The dance sequence from the National Hymn inserted here has changed significantly: there is no table, plates, food or wine; the performers move in the empty space inviting audience members to dance, but now the smell of chickpeas is missing. It is not a celebration any longer, but its image striped of its abundance, only the affect of ecstatic dancing remains, but this too is only a distant echo of that celebration (the final celebration), which resembles contemporary Athens far more than that of the pre-Olympic fever in the final days of the end-of-history-abundance. Athens in 2010 is a naked city; a city of new-poor and new-homeless people (and there is a rather striking contrast here to 2002, when Athens was a city of the new-rich); a city where more and more people are turning to non-governmental organisations and municipal centres for food, health-care and accommodation; where suicide rates have soared. What remains of the National Hymn is the memory of happiness. “I am still happy,” say the actors dancing, “only because I’m so happy I can take my clothes off’ they continue, “otherwise I’m ashamed.” The naked body, here, is not a marker of celebratory ecstasis, but a vulnerable body: “But, why should I be ashamed? What have I got to hide from you? I’m crazy happy!” Indeed, the naked body has nothing to hide any longer in this empty Acropolis, in this naked city. The memory of the celebration haunts the experience of the crisis, while the knowledge of the calamities of the ongoing crisis turns it into a monument to an immaterial urban ruin. And the subtitle of the National Hymn becomes a bitter irony: “good quality memories in a price you can afford.” In this amnesiac city of austerity, good quality memories are hardly affordable, so we will have to go by with naked, precarious memories —ruins from a past that is no more. 

Afterword: towards a minoritarian democratic politics 

Marmarinos’s “cemetery of the tribes” stages  (an ephemeral monument to) ruins that failed to take shape. If performance indeed constructs the dramaturgies of monuments, as Nield suggests, Acropolis: Reconstruction inscribes on the (idea of) Acropolis the memory of invisible ruins and invites the audience to respond: during the show actors walked among the spectators and looked in their eyes intensely. A man sitting next to me took the hand of the actor staring at him between his own. He smiled at her; she smiled back. They remained in this position for some time, staring at each other’s eyes. Then she moved on. Such random encounters trace the urban: sitting on the bus and catching someone else’s eyes, just for a minute before they move on to the building behind the bus stop or another fellow passenger. Random encounters with the city’s rhythms and faces (its performances) reveal the quotidian and, as ruins appear in the most unexpected places (or exactly where one expects them), one has to take a moment to think: what could be a contemporary Athenian Acropolis?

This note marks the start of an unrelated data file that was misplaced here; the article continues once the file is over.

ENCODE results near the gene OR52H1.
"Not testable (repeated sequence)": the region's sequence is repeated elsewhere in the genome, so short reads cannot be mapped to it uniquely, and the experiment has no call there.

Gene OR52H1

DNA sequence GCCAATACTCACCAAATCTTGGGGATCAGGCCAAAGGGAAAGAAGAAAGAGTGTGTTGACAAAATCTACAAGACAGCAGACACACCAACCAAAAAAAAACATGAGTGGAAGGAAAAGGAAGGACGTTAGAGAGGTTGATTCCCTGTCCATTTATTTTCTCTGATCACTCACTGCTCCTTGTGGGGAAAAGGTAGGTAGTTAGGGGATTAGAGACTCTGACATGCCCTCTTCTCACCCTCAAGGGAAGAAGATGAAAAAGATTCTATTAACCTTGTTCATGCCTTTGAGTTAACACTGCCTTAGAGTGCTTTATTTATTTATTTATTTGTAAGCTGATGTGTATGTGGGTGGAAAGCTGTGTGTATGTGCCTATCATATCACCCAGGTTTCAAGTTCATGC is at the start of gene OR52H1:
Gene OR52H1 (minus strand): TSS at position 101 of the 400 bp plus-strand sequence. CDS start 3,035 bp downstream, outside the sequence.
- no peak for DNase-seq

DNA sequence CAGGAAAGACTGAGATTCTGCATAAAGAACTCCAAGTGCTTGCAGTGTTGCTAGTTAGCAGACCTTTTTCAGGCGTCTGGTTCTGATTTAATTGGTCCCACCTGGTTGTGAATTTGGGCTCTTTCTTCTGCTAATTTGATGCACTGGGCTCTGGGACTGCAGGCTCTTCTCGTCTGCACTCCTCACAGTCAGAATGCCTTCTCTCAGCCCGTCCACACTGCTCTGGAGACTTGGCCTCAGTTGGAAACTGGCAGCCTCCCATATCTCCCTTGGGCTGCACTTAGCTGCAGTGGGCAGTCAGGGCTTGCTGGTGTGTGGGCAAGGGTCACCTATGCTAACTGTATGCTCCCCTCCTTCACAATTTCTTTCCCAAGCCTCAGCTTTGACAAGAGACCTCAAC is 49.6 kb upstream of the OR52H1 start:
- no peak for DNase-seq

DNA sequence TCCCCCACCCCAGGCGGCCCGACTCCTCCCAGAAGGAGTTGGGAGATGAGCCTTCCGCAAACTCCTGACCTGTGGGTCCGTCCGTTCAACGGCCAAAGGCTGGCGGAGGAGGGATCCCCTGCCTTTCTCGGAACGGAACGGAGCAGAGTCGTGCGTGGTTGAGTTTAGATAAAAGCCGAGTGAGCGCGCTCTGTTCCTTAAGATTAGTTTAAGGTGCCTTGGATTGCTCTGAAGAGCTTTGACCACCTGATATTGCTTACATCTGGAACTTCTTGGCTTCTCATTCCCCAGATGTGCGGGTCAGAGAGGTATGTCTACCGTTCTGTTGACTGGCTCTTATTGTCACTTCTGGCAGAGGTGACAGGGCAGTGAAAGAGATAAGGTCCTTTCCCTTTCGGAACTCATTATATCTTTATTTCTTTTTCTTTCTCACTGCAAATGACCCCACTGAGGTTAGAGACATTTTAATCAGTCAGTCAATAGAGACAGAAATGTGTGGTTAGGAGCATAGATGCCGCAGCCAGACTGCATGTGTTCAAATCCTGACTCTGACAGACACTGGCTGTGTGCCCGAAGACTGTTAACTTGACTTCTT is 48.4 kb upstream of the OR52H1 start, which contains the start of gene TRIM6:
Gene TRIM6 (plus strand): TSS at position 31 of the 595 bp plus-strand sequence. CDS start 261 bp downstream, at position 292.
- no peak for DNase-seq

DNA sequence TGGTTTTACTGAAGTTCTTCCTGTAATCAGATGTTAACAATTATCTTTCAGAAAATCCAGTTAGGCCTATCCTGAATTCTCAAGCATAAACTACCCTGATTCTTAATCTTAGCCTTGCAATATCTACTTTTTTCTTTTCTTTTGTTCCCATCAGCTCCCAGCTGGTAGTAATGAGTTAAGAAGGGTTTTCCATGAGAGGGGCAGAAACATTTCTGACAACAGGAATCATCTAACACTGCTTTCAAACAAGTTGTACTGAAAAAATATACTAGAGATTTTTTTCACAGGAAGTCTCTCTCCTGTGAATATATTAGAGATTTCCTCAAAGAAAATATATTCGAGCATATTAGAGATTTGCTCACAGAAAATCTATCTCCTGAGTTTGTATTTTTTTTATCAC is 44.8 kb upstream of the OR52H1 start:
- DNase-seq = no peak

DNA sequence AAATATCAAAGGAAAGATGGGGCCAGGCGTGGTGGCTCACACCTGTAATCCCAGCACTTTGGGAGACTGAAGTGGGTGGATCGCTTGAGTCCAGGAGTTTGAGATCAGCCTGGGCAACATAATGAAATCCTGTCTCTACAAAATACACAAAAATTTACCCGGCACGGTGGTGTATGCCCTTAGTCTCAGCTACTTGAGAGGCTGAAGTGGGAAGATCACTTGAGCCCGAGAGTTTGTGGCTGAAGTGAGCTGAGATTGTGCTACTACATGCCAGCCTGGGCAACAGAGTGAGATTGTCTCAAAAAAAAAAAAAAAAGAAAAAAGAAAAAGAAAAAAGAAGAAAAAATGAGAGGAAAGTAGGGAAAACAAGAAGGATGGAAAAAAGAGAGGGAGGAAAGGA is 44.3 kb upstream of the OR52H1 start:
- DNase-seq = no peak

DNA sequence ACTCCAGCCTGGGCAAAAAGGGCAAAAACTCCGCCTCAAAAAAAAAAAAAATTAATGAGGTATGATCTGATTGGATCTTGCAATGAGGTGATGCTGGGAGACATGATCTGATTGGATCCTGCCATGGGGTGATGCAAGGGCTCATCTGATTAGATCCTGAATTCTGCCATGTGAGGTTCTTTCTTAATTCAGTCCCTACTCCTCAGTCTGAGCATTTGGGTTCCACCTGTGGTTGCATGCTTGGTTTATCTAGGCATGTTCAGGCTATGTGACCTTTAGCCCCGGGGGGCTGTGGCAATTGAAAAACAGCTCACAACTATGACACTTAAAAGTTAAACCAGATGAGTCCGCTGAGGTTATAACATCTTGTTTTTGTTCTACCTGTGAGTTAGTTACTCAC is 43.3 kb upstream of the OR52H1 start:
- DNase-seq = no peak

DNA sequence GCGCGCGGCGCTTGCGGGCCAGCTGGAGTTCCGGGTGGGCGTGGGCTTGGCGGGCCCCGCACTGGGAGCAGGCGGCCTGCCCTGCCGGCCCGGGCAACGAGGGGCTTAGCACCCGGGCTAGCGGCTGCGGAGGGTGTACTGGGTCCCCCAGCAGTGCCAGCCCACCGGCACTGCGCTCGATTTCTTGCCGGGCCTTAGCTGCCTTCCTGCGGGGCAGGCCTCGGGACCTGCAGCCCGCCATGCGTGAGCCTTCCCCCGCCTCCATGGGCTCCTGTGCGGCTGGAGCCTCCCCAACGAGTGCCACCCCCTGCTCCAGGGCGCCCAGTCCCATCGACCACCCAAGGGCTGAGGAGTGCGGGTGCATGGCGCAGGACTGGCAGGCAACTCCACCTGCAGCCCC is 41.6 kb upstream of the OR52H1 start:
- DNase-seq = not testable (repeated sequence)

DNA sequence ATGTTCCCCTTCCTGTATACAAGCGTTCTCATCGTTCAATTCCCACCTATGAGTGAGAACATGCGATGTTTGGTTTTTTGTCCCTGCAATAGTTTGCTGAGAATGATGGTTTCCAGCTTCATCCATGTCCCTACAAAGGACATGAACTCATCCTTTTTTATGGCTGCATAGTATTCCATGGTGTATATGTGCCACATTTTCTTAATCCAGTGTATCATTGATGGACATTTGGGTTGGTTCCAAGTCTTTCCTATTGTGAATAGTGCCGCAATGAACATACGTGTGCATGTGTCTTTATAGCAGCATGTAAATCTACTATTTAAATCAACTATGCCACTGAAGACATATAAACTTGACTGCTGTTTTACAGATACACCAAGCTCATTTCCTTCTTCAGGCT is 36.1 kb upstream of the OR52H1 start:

Marmarinos does not provide an answer; his production only invites us, the spectators, to explore the potentialities; to look for a ma(r)ker of our city in the ruins (or to make the ruins out of debris, to become the missing ruins). In other words, I suggest that Acropolis: Reconstruction is a call towards a becoming-ruin, a minimising treatment of the monument. Only then, will we be able to withdraw ourselves from the majority of the white European ‘man’ and emerge from within the minority  —when we finally look up at the Acropolis and see it for what it is: stones and sand. The becoming-minoritarian of the Acropolis (alongside all the myths and narratives of power attached to it) seems to challenge majoritarian politics. “Majority,” write Deleuze and Guattari, “implies a state of domination” (321). Liberal democracy is based on exclusion (who has the right to vote?) and domination (who is commanding the majority?). Wendy Brown in her 2009 essay ‘We are all democrats now’ wonders whether “democracy, like liberation, could only ever materialize as protest and, especially today, ought to be formally demoted from a form of governance to a politics of resistance” (56). Such politics of resistance is by definition deterritorialised, withdrawn from state domination and quantitative modes of representation. Such democratic politics can only emerge from the various becomings-minoritarian; it can only occur when authority and power are always already destabilised.